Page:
Vienna (TU). - At the Institute of Atomic and Subatomic Physics's newly accredited X-ray laboratory, intensive X-ray beams are used to examine the surfaces of silicon wafers for inorganic contamination by elements ranging from potassium (K) to lead (Pb) by means of TXRF (Total-Reflection X-ray Fluorescence Analysis). Using a fully automatic robot system, the objects to be examined (with a maximum diameter of 200 mm) are loaded into the spectrometer, irradiated, and the resulting characteristic radiation of the elements is measured. This method, unique in Austria, allows an extremely sensitive determination in the ultra-trace range of up to 1010 atoms per cm2. "It's difficult to imagine how small the quantities are that we can detect here in the lab", explains Laboratory Supervisor, Prof. Christina Streli. For comparison: Even with a single fingerprint, a person leaves more matter on the surface than the amount which can be detected here.
The research work at the Stadionallee laboratory in the Vienna Prater is of particular interest to the semiconductor industry. Silicon wafers are round, 0.5 mm thick discs with a diameter of up to 400 mm. These are used as a substrate for electronic or micromechanical components. In order to improve the quality, function and service life of these semiconductor elements, as well as to reduce costs, the determination and analysis of contamination with atoms of other substances is extremely important.CertifiedThe accredited Atomika 8030W which is used in the laboratory according to accreditation Standard ISO 17025 is the pride and joy of the research team. The laboratory's Quality Manager, Dr. Peter Kregsamer has supervised the work-intensive, three year accreditation process and reports: "The extensive documentation, the consideration of all the imposed conditions and the coordination of the assessments took time, but our success made it all worthwhile." The Austrian Federal Ministry of Economy, Family and Youth sent through the accreditation notification last week.Students involved from the very start.The involvement of students in the research projects is an important aspect of the work in the X-ray laboratory. At present, two students (one taking a diploma and one writing a dissertation) are supporting the scientists as "Process technicians in training" as part of their Physics courses. Through this, they will supplement their skills in quality management, assurance, control and improvement.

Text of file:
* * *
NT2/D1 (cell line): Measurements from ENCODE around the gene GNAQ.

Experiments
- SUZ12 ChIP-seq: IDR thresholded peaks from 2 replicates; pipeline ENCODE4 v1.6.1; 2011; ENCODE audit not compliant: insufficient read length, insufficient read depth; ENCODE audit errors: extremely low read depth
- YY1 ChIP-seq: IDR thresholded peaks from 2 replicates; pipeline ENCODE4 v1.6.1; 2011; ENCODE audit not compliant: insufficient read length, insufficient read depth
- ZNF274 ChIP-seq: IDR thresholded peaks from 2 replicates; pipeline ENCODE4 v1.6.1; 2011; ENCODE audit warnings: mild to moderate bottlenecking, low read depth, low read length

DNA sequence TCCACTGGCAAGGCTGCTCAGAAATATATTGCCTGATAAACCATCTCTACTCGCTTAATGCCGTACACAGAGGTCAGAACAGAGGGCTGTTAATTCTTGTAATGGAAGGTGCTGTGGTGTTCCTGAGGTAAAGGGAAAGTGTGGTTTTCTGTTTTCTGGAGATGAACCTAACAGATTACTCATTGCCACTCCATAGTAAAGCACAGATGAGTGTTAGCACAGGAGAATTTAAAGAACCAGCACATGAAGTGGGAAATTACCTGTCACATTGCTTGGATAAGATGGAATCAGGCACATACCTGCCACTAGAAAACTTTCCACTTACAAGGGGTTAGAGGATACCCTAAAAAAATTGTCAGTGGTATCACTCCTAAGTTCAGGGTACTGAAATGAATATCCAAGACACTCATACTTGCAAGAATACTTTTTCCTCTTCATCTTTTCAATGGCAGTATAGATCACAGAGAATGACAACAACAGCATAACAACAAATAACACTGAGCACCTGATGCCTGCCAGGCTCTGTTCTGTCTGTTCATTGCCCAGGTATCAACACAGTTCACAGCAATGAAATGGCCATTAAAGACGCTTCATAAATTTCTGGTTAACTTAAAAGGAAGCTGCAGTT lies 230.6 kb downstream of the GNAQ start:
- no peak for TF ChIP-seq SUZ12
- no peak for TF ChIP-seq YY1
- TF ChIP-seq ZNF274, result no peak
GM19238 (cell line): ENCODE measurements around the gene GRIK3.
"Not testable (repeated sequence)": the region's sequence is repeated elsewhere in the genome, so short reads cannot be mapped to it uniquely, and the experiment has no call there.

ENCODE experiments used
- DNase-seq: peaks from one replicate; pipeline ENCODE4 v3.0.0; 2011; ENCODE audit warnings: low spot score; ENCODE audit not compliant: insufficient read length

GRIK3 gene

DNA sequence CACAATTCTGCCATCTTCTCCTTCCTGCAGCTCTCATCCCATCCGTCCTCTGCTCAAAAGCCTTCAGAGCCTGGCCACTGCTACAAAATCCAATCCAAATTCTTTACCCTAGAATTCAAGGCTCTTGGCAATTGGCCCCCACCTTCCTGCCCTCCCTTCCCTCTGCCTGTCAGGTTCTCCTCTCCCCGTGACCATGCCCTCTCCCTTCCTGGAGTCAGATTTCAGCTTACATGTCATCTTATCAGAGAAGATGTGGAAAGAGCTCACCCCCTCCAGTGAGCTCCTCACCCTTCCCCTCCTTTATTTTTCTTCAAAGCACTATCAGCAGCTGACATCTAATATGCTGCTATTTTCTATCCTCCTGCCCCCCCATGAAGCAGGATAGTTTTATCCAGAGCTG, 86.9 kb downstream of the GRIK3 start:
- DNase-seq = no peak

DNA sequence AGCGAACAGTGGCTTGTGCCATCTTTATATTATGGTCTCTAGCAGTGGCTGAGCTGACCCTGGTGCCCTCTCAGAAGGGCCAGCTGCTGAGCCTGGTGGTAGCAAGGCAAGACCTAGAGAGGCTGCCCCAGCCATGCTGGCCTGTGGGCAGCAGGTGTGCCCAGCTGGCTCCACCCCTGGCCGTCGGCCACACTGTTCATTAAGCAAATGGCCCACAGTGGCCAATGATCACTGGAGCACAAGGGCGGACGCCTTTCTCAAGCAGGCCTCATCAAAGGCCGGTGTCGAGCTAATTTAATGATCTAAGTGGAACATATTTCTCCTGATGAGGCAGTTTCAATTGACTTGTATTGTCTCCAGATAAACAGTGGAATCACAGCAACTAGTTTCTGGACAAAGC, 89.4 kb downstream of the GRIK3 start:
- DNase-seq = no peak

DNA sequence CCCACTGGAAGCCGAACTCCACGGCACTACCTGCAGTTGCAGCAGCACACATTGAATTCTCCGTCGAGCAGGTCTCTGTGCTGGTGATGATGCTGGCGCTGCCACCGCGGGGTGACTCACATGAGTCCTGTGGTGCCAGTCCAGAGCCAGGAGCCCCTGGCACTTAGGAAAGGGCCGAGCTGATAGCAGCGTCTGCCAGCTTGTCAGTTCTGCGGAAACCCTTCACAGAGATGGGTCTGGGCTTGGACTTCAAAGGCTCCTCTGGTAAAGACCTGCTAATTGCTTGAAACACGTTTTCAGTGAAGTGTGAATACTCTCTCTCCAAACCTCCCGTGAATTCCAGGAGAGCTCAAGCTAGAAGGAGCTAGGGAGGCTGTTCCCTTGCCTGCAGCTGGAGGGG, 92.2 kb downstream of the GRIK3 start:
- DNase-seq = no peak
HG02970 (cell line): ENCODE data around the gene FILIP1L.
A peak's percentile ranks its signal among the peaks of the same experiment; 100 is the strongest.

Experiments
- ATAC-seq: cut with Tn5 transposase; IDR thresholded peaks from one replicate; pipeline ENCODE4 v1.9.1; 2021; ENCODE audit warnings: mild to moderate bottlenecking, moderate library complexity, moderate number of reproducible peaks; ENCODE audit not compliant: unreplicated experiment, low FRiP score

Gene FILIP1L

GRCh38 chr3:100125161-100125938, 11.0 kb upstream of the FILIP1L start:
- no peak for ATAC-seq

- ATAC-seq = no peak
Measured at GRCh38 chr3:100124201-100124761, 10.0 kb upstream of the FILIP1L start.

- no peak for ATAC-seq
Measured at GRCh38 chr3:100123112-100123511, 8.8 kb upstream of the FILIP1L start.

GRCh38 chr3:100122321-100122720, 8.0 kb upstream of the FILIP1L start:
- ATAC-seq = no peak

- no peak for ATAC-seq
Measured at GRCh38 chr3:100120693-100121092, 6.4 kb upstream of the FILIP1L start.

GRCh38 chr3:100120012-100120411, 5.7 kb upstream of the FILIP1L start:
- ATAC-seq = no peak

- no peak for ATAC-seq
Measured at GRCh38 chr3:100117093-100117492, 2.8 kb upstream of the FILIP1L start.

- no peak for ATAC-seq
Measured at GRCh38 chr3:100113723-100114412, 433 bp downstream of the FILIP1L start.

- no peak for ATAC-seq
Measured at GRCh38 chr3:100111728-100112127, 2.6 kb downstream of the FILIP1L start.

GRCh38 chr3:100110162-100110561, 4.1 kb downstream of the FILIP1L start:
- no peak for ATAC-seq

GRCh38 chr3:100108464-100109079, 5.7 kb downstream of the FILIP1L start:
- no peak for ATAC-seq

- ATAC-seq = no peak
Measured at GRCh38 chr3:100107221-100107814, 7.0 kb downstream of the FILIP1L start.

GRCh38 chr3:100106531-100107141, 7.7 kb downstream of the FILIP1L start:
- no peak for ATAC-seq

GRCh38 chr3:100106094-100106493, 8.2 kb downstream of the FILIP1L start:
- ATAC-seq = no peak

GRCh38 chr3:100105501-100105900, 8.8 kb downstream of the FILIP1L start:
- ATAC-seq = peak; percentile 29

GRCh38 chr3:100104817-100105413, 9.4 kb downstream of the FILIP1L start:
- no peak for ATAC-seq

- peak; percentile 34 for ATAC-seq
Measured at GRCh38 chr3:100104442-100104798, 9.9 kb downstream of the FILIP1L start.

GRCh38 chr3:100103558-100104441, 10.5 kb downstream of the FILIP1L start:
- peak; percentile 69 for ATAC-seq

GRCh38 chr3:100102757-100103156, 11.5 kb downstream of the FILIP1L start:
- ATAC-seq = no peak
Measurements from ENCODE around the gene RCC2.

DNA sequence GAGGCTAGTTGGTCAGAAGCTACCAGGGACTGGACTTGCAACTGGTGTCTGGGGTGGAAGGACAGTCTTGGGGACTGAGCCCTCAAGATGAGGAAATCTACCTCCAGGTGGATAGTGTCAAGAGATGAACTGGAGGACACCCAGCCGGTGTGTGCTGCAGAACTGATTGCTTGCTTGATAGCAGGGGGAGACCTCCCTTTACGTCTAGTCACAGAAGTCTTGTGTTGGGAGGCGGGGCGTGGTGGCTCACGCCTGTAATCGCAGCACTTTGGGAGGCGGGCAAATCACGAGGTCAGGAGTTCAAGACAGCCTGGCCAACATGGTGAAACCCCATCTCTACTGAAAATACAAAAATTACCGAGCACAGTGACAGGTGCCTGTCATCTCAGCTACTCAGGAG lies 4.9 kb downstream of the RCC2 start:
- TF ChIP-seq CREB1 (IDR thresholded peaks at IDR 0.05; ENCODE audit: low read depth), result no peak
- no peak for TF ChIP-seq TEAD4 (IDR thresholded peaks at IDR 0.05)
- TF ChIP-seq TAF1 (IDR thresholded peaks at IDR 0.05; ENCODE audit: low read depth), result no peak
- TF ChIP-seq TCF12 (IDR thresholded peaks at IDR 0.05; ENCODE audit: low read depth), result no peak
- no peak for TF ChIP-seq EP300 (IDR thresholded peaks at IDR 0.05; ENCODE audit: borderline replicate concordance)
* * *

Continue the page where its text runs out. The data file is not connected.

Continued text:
ANNA connects researchers through "Golden labs"
The Institute of Atomic and Subatomic Physics is an active partner of ANNA (Analytical Network for Nanotechnology). This EU project promotes cooperation in micro and nanotechnology between independent laboratories. It improves the availability of an analytical infrastructure. "As part of ANNA, we make our laboratory available to foreign applicants free of charge. The transnational access increases the development of multi-site laboratories and of course the facilities of our foreign partners are also of interest to staff at TU Vienna", explains Christina Streli. In the form of "Golden laboratories", accredited, independent laboratories will be grouped to form a network for the collaboration and synergy of analytical scientists and institutions. Throughout the world, an enormous amount of research and development effort in the field of micro and nanoelectronics is being focused on the understanding and control of the properties of matter at atomic dimensions.
Download photos at: http://www.tuwien.ac.at/index.php?id=10029
Video link: http://www.youtube.com/watch?v=M--bkyjH2Gc
For more information, please contact:
Vienna University of Technology
Institute of Atomic and Subatomic Physics, Radiation Physics Research Department
Stadionallee 2, 1020 Vienna, Austria
Ao.Univ.Prof. DI Dr. Christina Streli
T: +43 (1) 58801 - 141 30
DI Dr. Peter Kregsamer
T: +43 (1) 58801 - 141 33
Vienna University of Technology
Public relations Office
Bettina Neunteufl, MAS
1040 Vienna, Austria
T: +43 1 58801 41025